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Statue of Limitations

By Richard von Busack

I'M GLAD to be wrong. And I'm hoping that I'm still wrong by the time you read this. Soon the Iraqis will have as much freedom of expression, safety in their streets and certainty of a good day's pay for a good day's labor as we have in America. Hopefully, more.

If it turns out that the only weapon of mass destruction around Iraq was some old mayonnaise in one of Saddam's abandoned refrigerators, and that lives were lost because of the impatience of Bush and his advisers, that will be a shame. But I hope Bush was right. I'd much rather feel like a left-wing crank who hasn't got over Vietnam than to think lives were wasted for no reason.

The statue getting "what for"--now, that was a thrilling moment. It did this ex-vandal's heart good to see that, let me tell you. Especially with Fox News narrating for historical context: "It's like the Berlin Wall falling, only it's our generation's turn, maaaan!" We didn't get him...but we got his statue! I sure wouldn't have wanted to be that statue. First they put an American flag over its face, until a commanding officer radioed to have it removed. Then the Marines put an Iraqi flag cravat around its neck. Then they started pulling, and the whole thing tilted over and hung by its feet. Eventually they got the statue on the ground. The crowd hit it with shoes, which is an Iraqi insult. It's why Iraqi television had said, a month ago, "Rumsfeld should be hit with shoes," a sentiment this American writer found unarguable. After the shoes, the crowd really went to town. They gave the statue a Dutch rub, an Indian burn, a cherry belly and a wedgie. And then, some literary type who'd read Under the Volcano threw a dead dog on top of it. It was a lot worse than what you saw on CNN, believe me.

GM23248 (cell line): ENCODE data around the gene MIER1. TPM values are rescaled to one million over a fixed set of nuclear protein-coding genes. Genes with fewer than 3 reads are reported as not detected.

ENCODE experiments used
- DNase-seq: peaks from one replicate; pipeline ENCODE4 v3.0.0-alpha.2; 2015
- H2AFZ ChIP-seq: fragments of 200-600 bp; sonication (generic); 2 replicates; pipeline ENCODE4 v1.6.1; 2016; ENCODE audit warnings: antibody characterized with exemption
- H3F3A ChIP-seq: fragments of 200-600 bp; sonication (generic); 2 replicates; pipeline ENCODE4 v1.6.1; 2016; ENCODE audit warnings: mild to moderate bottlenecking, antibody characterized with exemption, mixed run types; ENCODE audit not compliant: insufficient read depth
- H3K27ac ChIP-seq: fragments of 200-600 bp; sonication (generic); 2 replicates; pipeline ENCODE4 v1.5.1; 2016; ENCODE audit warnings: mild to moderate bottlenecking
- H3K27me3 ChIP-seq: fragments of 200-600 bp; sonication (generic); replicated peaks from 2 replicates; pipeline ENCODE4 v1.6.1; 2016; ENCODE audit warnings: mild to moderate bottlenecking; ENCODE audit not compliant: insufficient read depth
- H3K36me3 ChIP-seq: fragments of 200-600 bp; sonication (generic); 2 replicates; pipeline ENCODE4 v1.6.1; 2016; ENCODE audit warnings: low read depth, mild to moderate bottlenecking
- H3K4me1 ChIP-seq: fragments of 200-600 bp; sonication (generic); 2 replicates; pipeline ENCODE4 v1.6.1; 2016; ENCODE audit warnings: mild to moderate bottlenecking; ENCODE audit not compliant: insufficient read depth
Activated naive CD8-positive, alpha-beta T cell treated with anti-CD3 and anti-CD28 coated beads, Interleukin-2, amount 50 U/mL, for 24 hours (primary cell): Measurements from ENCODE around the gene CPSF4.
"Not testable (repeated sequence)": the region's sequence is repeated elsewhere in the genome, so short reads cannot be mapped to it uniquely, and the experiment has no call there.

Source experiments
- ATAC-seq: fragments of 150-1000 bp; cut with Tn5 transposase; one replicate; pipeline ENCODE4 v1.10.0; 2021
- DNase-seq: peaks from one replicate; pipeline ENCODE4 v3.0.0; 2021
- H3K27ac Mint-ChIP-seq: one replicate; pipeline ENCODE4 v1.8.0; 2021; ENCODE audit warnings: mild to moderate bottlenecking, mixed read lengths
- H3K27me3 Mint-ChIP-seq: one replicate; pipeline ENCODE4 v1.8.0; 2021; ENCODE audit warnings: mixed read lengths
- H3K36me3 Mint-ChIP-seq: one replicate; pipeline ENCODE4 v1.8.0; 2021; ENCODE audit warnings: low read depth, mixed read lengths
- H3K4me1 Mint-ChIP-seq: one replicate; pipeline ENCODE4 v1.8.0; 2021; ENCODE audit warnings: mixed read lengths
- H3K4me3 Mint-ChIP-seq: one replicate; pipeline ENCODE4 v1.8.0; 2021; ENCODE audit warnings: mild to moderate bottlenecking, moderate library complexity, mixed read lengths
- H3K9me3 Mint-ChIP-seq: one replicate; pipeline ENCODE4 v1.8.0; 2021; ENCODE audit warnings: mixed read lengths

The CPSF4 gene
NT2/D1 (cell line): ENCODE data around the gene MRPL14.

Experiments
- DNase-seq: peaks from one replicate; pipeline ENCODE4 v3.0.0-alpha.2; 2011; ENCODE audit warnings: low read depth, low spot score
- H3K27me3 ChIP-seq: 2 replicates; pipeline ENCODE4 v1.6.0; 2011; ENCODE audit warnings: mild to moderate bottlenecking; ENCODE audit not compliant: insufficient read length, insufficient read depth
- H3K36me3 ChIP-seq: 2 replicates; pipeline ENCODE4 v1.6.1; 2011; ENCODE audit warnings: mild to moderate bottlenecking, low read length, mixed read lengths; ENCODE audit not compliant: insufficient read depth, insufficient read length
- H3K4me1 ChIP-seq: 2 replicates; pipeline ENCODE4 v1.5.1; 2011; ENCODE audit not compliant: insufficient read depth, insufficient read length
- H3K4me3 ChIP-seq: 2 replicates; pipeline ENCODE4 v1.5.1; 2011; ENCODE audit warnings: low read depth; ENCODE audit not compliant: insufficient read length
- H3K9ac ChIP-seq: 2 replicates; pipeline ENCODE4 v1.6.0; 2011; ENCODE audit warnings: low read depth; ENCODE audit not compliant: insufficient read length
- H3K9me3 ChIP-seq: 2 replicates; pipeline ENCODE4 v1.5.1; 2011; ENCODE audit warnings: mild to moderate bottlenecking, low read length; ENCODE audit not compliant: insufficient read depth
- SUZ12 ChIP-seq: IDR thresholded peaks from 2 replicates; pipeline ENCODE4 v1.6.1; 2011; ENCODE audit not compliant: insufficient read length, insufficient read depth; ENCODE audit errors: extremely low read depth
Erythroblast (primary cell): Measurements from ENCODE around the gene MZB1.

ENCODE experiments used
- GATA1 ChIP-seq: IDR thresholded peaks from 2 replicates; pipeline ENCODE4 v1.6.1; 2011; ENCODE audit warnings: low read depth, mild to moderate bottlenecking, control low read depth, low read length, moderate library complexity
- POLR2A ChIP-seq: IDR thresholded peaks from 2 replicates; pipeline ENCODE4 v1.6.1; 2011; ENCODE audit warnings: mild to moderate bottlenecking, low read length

After the statue was lying there, motionless and sobbing, the crowd decided to play a little Supermarket Sweep. In south L.A., when this happens, it's because of one-parent families and work ethics being eroded by welfare. In Baghdad, though, it was started because of political oppression and shortages. Anyway, the fun had begun and our troops were free to keep looking for the real Saddam. When they find him, which of course hadn't happened by press time, I hope they hang him from a sour apple tree, just like they were supposed to hang the Kaiser (although in real life Kaiser Bill had a fine retirement in Holland). People like Stalin, the Kaiser and Saddam tend to die in bed. Saddam, being 67, is going to die somewhere pretty shortly anyway.

The purpose of this whole exercise wasn't to teach Iraqis how to sing "The Star Spangled Banner" in Arabic; no, the essence of Gulf War 2 was to make sure America was safer from Saddam's armory. So we could say that the Iraqis who got slightly mangled or burned to death did so for our country, not theirs. Take the guy profiled in Jon Lee Anderson's must-read piece "War Wounds" in the April 14 issue of The New Yorker:

"The man with the missing leg complained, rather mildly, about the attack: `If Americans want to come here as tourists, like they used to, we welcome them. But they shouldn't do this.' He dismissed inquiries about his missing limb with bravado. 'I am an Iraqi, he said. We are used to such things.'"


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From the April 17-23, 2003 issue of Metro, Silicon Valley's Weekly Newspaper.

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